Achef and partner at several Athens, Ga., restaurants, Hugh Acheson is pursuing a familiar course for the modern-day food personality: entrepreneurship, judging on food shows, and a handful of cookbooks, of which "The Broad Fork" is the most recent. It's a seasonal book from a Southern viewpoint (which explains why there are tomatoes in the "Spring" section), slightly on the cheffy side, but filled with some good ideas.
Acheson thinks nothing of throwing curry seasonings together before dinner, for example, though his definition of curry is very loose. In lamb meatballs it's nothing more than toasted and ground cumin, fennel, coriander, mustard, which amounts to a kofta-like treatment that pops into prominence against a backdrop of yogurt, greens, and rice. The meat quantities are off — I got more like 32, rather than 16 — but I'm hardly complaining. The garnishes of pine nuts, mint, and preserved lemon make the dish.
Six spices go into a DIY curry powder suspended in butter and tomatoes, making a luscious backdrop for small, fresh okra. Cooked quickly, the okra retains a tender crunch, nicely echoed by a flourish of roasted peanuts (though it won't make converts of okra haters).
Curry has yet another meaning in curried tomatoes, which bring a roast pork tenderloin to life. The tomatoes are seasoned with cumin and mustard, soured with lime and cider vinegar, and sweetened with brown sugar and mint. The pork, on the other hand, is merely salted before roasting, but the much-adorned tomatoes make a perfect foil for its austerity.
A few techniques are rarely seen outside of restaurants. "Parisian Gnocchi" are startlingly like pate a choux, the cream puff dough used by many pastry chefs. It's fiddly squeezing the paste (which is more like batter than dough) out of a piping
bag and cutting pieces into the boiling water. But they make a fitting
vehicle for basil transformed into an emerald pistou.
If you've never cooked chicken breasts the way they do in restaurants, a quick sear followed by a short hot roast, you'll be thrilled to see how evenly they turn out. Creamed corn with lemongrass comes together in a matter of minutes once you've scraped the cobs; it's subtly fragrant and tender against the (hopefully) crisp skin of your chicken.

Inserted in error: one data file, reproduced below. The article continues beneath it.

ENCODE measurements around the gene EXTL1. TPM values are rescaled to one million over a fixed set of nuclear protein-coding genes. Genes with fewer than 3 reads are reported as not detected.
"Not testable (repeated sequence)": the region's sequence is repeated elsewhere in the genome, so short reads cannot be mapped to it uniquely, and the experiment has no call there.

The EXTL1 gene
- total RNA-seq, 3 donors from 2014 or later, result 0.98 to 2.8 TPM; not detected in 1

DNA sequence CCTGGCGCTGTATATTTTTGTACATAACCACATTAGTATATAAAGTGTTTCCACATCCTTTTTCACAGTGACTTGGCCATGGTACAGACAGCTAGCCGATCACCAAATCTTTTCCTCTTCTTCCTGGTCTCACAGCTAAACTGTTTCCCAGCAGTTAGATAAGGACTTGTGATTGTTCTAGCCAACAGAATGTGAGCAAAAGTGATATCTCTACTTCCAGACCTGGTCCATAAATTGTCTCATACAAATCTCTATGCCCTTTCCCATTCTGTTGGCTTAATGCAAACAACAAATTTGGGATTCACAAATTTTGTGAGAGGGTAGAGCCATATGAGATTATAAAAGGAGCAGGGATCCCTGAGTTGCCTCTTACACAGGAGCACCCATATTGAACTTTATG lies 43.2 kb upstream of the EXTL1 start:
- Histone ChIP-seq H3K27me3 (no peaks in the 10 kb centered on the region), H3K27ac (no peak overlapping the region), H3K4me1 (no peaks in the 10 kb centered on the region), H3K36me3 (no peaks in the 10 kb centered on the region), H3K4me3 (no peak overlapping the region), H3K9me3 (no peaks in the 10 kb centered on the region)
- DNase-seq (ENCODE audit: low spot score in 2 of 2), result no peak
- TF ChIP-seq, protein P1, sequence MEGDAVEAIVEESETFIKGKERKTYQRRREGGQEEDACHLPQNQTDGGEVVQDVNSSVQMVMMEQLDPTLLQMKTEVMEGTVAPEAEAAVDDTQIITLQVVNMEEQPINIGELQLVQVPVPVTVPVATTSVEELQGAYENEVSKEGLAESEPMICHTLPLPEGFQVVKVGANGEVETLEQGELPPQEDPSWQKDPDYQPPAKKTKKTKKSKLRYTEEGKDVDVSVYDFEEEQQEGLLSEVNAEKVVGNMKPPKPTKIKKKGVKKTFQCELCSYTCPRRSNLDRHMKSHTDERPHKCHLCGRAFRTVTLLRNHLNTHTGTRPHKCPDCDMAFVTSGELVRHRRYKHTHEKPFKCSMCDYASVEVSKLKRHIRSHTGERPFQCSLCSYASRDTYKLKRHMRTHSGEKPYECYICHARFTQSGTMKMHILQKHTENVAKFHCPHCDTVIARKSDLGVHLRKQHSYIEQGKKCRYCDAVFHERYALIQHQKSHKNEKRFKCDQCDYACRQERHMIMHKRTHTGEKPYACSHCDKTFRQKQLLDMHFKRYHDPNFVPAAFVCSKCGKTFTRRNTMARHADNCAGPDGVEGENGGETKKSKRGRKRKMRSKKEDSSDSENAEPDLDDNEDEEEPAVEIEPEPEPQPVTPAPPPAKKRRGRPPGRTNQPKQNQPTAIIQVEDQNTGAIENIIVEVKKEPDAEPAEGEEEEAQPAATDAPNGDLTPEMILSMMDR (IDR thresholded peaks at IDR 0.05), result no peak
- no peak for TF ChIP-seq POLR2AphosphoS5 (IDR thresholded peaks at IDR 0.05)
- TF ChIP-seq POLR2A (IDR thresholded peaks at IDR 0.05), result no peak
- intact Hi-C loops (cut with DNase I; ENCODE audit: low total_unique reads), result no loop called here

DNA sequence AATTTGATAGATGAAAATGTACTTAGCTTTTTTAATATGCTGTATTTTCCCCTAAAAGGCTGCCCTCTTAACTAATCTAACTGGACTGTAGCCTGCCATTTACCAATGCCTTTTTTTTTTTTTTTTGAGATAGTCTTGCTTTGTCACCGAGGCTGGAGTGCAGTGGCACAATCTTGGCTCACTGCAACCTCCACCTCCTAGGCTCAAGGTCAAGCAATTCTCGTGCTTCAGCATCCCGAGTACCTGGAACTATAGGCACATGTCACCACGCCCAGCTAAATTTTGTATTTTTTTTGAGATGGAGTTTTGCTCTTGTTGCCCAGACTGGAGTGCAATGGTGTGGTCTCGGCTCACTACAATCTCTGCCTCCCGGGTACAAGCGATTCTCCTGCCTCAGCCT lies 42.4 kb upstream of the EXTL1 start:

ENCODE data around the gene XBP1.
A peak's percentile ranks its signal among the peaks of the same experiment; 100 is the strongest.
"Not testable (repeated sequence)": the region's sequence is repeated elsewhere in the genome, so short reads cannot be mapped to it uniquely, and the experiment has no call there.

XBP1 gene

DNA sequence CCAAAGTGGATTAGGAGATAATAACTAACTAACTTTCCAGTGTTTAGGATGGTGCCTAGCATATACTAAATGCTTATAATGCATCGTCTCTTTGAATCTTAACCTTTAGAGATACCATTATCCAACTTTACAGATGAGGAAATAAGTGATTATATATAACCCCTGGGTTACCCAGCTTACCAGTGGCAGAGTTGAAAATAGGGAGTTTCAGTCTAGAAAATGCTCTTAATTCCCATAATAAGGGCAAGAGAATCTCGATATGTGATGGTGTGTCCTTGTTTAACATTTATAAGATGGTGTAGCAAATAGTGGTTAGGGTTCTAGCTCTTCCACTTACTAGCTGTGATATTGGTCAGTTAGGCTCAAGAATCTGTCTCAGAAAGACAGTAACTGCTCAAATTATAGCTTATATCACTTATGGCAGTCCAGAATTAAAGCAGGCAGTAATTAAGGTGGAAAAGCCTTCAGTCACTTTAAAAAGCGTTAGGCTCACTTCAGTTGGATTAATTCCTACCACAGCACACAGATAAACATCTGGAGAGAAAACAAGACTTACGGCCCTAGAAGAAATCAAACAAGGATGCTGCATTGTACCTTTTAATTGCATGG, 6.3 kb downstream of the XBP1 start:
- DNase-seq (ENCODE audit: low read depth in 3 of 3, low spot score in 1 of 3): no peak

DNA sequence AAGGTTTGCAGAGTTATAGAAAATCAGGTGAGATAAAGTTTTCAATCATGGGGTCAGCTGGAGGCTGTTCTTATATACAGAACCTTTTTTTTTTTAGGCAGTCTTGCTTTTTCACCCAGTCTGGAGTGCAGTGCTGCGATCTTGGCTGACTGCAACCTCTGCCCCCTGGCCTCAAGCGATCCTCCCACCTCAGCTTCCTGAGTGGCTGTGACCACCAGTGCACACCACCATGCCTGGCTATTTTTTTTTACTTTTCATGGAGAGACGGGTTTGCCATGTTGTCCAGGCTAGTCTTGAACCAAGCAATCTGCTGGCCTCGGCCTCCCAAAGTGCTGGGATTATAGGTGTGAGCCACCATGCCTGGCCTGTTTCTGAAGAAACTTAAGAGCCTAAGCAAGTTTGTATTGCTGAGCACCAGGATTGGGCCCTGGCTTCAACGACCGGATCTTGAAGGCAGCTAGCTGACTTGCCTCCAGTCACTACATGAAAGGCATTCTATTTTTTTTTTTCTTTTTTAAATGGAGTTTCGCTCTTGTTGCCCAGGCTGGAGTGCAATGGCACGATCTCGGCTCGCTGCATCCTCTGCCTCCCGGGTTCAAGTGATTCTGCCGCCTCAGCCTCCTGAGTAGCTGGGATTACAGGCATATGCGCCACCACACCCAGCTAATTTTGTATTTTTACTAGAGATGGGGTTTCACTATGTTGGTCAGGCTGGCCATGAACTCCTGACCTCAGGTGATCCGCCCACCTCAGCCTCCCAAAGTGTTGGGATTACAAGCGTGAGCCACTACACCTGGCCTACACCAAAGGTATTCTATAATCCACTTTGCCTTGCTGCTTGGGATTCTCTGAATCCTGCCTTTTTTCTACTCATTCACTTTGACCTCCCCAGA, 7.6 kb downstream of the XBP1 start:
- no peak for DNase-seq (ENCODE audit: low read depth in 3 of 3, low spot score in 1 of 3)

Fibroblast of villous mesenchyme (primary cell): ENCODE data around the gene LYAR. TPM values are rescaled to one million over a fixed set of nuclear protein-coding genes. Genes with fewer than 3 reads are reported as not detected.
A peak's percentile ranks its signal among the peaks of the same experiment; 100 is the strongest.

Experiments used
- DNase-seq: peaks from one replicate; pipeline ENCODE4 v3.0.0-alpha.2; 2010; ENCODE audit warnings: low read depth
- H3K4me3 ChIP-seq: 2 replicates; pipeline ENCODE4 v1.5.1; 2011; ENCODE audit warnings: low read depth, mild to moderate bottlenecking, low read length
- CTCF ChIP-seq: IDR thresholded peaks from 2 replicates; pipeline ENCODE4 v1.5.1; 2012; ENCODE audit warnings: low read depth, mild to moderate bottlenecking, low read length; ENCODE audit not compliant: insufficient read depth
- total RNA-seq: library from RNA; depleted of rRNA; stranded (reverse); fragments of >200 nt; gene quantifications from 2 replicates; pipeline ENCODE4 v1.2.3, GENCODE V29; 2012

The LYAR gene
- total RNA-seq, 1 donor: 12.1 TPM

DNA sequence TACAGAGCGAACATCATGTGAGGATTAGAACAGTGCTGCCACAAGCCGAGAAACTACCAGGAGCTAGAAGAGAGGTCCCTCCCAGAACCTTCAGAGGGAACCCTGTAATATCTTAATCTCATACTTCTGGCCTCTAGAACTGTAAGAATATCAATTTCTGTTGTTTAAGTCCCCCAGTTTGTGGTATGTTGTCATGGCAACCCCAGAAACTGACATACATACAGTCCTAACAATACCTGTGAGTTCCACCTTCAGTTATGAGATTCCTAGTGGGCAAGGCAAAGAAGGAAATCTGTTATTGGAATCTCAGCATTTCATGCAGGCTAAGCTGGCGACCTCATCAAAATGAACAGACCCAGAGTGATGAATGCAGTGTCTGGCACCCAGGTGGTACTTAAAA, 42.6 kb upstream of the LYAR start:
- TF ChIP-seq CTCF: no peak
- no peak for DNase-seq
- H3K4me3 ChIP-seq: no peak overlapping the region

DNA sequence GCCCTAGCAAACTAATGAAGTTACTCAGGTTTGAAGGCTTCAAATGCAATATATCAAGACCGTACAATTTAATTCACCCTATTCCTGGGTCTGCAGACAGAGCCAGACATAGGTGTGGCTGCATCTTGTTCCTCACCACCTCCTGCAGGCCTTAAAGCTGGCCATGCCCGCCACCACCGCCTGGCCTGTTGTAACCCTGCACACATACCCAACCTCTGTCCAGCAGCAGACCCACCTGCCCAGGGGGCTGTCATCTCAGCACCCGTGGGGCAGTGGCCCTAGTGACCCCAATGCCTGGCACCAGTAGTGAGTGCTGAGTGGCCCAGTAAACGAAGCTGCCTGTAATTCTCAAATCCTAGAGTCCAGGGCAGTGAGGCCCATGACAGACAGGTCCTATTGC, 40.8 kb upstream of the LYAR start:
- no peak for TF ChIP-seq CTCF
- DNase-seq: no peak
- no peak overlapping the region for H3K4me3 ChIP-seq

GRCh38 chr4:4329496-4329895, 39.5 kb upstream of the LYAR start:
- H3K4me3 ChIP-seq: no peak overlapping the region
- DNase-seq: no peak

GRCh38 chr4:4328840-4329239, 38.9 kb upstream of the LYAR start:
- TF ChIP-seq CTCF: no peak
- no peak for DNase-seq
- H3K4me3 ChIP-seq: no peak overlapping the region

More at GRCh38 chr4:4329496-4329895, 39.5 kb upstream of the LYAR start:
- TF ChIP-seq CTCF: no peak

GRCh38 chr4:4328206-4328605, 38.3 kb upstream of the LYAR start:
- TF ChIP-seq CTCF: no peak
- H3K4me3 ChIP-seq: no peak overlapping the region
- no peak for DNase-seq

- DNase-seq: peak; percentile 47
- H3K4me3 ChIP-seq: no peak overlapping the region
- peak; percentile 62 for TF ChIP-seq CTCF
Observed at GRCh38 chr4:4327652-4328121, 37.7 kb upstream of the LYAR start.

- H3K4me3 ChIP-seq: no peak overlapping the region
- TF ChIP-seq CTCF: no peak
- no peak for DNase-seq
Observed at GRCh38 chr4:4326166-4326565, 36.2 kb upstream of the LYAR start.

And if you don't mind a little fuss in a composed salad, butter lettuce with roasted cauliflower and Brussels sprouts makes a gorgeous still life. You have to pick the leaves off the sprouts and blanch them, sliver radishes, and roast the cauliflower, however. A tart reduced-cider vinaigrette goes well with radish heat and brassica bitterness.
You might hesitate to boil and deep-fry farro for a tomato-arugula salad, but it does make a wonderful and unexpected texture, like toothy Rice Krispies. A tomato-miso vinaigrette, thick with umami from soy and tomato, tastes uncannily like Parmesan.
Not every dish demands extra steps. Mussels with shiitakes (a substitute for porcini) take a scant half hour, and like all mussel dishes, offer a second course of mustardy, creamy sauce for drenching chunks of baguette. Leek fonduta, sweet melted leeks foundering in cheese and creme fraiche, will be entering my regular rotation; even on a weekday it's fast to pull off, and irresistible on bread or with pasta. And while you might never think to saute cucumbers, if you're quick about it, it's not unlike eating them sun-warmed off the vine, their neutrality sweetened by butter, shallots, and mint.
Deep-fried whole grains, cooked cucumbers, and curried tomatoes are slightly unconventional, yet rewarding, moves. Will you find the time and inclination to make a whole succession of those on a weeknight? Perhaps it's enough for Acheson to point us, as home cooks, in a few new, delicious directions.
The Broad Fork : Recipes for the Wide World of Vegetables and Fruits
By Hugh Acheson
Clarkson Potter, 336 pp., $35
T. Susan Chang can be reached at firstname.lastname@example.org.